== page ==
The Red Hat Society is dedicated to encouragement of a positive life outlook through the sisterhood of a local chapter.[10] Members gather in large and small local chapters to have fun and support one another, though some Hatters chose to remain individual members and participate in activities as their schedule allows.

The society's events vary depending on the chapter, but one of the most common activities among Red Hatters include hosting tea parties, playing games, going to movies or theater events, traveling on excursions and to larger RHS conventions.[10]


The organization has published several books:

  • 2005. Designer Scrapbooks - the Red Hat Society Way. ISBN 978 1402720000
  • 2006. Red Hats and the Women who Wear Them. ISBN 978 1579909949
  • 2007. Eat Dessert First!: The Red Hat Society Dessert Cookbook. ISBN 978-1418568818
  • 2008. The Red Hat Society?: Fun and Friendship After Fifty. ISBN 9780446548748
  • 2008. The Red Hat Society's Laugh Lines: Stories of Inspiration and Hattitude. ISBN 978 0446549035
  • 2008. Sassy, Classy, and Still Sparkling: Celebrating Life After 50. ISBN 978 1404105201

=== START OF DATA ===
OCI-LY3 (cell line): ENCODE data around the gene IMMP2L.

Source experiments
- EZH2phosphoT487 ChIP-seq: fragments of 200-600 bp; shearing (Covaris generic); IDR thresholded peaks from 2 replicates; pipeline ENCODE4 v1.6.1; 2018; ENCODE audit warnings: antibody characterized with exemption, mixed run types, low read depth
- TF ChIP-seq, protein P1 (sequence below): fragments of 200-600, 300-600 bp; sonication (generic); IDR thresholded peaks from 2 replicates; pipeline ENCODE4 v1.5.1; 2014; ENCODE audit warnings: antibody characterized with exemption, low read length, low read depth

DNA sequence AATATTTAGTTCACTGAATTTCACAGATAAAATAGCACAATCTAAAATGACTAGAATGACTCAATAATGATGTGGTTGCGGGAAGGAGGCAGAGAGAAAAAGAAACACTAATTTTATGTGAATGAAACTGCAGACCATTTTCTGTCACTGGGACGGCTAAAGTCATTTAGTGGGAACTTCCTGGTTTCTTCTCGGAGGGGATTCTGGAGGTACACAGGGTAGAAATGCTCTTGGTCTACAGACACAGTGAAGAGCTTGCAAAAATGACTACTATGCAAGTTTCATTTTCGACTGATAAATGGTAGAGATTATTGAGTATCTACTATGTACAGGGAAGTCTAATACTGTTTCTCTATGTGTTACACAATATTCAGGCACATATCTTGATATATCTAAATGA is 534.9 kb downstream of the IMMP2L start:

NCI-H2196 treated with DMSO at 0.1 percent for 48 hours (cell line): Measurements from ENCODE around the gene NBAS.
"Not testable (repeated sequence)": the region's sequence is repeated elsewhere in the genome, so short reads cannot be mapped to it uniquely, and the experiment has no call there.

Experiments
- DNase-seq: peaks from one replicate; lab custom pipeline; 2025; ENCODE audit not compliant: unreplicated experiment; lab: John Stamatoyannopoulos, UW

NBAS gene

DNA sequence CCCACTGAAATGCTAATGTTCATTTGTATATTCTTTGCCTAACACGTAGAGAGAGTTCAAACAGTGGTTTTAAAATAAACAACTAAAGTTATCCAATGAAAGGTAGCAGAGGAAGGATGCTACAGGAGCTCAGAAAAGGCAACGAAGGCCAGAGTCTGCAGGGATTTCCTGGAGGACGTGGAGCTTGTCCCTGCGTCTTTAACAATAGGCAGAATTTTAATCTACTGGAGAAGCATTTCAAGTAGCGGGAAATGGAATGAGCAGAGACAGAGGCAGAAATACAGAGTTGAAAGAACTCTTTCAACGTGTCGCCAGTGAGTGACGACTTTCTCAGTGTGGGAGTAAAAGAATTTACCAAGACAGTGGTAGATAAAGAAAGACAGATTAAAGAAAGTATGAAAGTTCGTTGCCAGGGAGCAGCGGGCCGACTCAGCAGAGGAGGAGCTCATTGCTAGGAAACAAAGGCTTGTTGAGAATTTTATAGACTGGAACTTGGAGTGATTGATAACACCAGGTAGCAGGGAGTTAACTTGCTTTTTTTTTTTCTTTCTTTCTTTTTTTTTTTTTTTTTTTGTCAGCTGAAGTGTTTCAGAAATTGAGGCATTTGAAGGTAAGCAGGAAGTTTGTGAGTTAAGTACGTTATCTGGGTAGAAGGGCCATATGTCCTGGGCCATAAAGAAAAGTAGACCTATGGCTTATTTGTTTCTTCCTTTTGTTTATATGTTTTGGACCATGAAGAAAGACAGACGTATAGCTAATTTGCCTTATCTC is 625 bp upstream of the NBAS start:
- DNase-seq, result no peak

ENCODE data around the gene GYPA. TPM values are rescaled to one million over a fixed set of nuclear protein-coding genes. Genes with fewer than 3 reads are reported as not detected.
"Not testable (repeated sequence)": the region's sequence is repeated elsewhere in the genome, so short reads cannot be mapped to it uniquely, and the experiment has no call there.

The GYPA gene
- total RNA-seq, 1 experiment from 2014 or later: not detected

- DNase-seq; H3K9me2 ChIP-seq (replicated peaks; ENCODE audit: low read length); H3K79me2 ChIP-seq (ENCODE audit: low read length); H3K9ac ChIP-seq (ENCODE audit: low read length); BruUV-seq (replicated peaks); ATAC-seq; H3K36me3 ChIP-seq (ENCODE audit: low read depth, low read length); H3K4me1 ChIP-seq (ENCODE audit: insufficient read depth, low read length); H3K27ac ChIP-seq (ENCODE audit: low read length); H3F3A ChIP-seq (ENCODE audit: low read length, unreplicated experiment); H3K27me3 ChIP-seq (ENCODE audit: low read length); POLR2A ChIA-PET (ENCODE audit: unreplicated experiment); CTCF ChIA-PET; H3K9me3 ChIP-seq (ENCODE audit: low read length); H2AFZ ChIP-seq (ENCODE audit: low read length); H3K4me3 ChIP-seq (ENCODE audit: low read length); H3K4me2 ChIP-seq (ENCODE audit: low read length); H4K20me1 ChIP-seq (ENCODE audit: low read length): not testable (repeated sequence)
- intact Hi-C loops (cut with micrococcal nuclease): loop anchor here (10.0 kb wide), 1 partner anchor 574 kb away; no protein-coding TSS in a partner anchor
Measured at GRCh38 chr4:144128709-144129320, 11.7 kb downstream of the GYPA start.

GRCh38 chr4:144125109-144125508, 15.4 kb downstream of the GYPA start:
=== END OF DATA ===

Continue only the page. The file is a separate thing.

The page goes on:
Worldwide membership[edit]

The Red Hat Society has spread to other countries in the world. As of 2011, besides the thousands of chapters in the U.S., there were local chapters of the Society in Argentina, Australia, Austria, Canada, Ecuador, England, Finland, Germany, Greece, Guam, Ireland, Italy, Luxembourg, Mexico, Namibia, The Netherlands, New Zealand, Norway, Panama, Peru, Puerto Rico, Scotland, South Africa, Sweden, Taiwan, Trinidad and Tobago, and Wales.[11]

In popular culture[edit]

  • In one episode of Howard Stern's show Howard Stern On Demand it is revealed the wife of Daniel Carver is a Red Hatter
  • In 2006, a musical titled Hats! The Musical (book by Marcia Milgrom Dodge and Anthony Dodge) made its debut.[12][13]
  • The Red Hat Society is parodied in an episode of The Simpsons, "The Last of the Red Hat Mamas", when Marge joins a group called the Cheery Red Tomatoes.[14]